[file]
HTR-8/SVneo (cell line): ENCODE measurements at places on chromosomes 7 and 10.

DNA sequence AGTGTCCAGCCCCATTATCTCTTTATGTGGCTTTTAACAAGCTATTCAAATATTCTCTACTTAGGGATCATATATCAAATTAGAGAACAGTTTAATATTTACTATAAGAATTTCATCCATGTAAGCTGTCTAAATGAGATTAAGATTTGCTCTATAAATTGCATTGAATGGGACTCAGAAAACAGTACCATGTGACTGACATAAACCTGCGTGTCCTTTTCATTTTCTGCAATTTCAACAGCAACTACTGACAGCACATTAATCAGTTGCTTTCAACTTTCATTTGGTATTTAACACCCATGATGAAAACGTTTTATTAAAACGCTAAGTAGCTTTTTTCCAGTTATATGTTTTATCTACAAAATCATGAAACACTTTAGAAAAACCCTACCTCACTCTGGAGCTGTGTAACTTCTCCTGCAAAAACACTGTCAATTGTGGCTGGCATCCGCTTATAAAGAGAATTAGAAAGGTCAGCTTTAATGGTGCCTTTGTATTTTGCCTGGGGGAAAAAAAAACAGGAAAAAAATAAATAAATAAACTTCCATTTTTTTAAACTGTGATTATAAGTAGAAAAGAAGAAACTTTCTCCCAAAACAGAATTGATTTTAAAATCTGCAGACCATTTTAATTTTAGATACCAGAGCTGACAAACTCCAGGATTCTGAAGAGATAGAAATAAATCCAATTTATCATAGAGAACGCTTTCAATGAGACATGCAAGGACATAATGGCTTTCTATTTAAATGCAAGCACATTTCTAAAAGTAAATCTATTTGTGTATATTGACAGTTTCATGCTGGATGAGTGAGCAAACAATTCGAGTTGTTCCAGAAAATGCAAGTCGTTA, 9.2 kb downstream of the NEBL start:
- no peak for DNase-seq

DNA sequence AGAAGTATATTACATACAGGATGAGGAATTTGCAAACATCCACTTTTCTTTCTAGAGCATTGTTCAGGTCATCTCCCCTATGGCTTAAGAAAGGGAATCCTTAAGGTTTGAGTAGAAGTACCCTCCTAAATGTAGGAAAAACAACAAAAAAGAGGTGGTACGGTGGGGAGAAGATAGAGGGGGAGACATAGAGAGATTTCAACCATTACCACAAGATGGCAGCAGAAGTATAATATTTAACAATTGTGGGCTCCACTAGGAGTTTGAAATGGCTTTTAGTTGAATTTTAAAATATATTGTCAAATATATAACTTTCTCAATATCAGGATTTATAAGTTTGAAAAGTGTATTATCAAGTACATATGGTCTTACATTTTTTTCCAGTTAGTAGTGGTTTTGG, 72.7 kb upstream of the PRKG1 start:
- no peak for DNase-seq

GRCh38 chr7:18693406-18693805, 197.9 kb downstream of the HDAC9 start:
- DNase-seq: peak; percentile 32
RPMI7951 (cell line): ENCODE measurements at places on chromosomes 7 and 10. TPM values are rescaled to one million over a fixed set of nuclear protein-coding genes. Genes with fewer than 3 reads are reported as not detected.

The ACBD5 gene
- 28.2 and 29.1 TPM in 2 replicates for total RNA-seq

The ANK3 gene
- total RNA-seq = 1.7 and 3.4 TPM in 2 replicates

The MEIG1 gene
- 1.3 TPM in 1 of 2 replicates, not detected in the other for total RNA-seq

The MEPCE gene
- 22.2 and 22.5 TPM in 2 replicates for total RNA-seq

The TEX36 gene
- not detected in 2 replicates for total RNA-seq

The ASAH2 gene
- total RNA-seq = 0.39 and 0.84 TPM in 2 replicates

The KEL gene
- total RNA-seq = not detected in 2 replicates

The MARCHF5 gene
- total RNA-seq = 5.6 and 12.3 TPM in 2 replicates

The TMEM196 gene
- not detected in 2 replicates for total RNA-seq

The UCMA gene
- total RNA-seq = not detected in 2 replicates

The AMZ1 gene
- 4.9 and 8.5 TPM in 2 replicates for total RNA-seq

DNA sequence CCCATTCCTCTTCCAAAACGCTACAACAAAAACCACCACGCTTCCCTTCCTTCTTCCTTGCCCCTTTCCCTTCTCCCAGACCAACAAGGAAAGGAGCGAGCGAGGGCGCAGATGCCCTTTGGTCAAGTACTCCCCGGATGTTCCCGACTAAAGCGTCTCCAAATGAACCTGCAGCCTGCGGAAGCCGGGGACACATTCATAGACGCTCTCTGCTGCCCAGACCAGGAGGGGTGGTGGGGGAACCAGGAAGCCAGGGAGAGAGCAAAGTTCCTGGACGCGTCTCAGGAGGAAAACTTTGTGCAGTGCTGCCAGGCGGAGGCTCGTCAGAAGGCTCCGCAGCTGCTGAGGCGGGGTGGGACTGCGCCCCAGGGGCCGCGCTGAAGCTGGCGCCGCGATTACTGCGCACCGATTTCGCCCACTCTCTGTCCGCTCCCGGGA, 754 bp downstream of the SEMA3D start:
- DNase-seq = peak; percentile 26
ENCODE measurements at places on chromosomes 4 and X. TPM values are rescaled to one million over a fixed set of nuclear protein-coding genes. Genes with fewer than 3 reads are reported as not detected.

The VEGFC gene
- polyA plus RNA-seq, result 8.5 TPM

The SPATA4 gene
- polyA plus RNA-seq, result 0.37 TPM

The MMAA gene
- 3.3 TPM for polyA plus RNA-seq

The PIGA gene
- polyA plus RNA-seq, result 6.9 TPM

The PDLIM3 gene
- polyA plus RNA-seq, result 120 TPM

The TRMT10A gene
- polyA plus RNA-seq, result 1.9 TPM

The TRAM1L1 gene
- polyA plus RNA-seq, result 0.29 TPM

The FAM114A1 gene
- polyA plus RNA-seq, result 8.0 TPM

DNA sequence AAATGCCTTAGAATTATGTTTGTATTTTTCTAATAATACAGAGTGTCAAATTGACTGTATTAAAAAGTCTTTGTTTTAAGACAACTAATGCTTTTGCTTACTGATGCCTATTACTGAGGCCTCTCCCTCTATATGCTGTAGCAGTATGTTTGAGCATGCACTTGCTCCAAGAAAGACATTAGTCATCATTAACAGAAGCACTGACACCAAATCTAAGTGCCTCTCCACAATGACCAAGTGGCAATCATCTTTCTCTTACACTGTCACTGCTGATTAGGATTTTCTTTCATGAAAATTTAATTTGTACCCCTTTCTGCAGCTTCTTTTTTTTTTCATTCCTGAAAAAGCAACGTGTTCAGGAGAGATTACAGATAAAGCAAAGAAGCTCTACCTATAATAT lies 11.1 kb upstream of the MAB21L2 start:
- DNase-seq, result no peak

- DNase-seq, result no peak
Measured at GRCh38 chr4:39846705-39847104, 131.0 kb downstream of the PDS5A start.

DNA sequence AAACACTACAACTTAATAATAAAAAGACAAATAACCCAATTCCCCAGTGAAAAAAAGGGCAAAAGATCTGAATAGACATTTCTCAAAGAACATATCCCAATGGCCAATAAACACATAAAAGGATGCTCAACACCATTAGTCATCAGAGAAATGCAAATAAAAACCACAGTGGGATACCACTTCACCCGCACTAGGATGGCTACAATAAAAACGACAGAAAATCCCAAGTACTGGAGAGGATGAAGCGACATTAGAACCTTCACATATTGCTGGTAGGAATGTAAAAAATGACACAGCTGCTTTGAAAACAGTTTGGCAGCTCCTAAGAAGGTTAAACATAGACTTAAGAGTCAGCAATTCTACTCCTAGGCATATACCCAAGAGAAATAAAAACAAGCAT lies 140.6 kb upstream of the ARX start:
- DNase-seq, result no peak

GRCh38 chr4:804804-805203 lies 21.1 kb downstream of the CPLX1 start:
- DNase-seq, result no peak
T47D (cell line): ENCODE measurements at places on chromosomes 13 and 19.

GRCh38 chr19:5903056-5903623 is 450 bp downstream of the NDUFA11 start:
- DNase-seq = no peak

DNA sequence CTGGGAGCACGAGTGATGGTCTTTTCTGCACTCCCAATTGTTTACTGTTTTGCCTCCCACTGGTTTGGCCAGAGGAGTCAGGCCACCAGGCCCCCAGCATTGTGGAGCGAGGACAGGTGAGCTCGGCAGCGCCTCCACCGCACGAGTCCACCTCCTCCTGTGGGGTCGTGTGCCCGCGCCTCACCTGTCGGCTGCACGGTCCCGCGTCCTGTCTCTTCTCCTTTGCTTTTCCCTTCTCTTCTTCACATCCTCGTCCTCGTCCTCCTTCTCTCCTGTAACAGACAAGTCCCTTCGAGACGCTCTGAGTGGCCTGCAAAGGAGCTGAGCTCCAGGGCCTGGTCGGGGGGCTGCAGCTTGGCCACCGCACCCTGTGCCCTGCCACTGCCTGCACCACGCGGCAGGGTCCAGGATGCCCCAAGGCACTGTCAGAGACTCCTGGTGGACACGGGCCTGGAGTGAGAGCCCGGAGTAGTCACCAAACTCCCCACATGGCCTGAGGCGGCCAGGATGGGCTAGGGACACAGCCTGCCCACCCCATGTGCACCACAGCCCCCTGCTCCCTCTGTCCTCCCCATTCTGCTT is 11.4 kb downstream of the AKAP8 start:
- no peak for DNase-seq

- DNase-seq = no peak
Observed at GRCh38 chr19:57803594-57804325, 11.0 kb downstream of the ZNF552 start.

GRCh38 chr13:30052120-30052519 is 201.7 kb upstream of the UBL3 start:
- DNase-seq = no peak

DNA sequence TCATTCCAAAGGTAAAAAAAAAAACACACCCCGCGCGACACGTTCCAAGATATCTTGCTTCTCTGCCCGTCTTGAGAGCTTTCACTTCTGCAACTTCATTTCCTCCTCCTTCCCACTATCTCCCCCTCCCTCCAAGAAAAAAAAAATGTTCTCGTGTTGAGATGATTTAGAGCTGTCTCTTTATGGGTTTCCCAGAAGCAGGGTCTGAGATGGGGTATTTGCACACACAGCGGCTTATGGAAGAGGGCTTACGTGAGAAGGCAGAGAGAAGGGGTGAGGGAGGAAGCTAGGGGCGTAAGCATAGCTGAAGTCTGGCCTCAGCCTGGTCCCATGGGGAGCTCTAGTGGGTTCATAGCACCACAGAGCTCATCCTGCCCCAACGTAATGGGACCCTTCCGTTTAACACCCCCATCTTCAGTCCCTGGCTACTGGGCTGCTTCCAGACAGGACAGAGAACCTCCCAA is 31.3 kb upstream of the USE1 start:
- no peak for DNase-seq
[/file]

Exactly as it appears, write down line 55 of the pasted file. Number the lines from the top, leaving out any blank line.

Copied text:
- DNase-seq, result no peak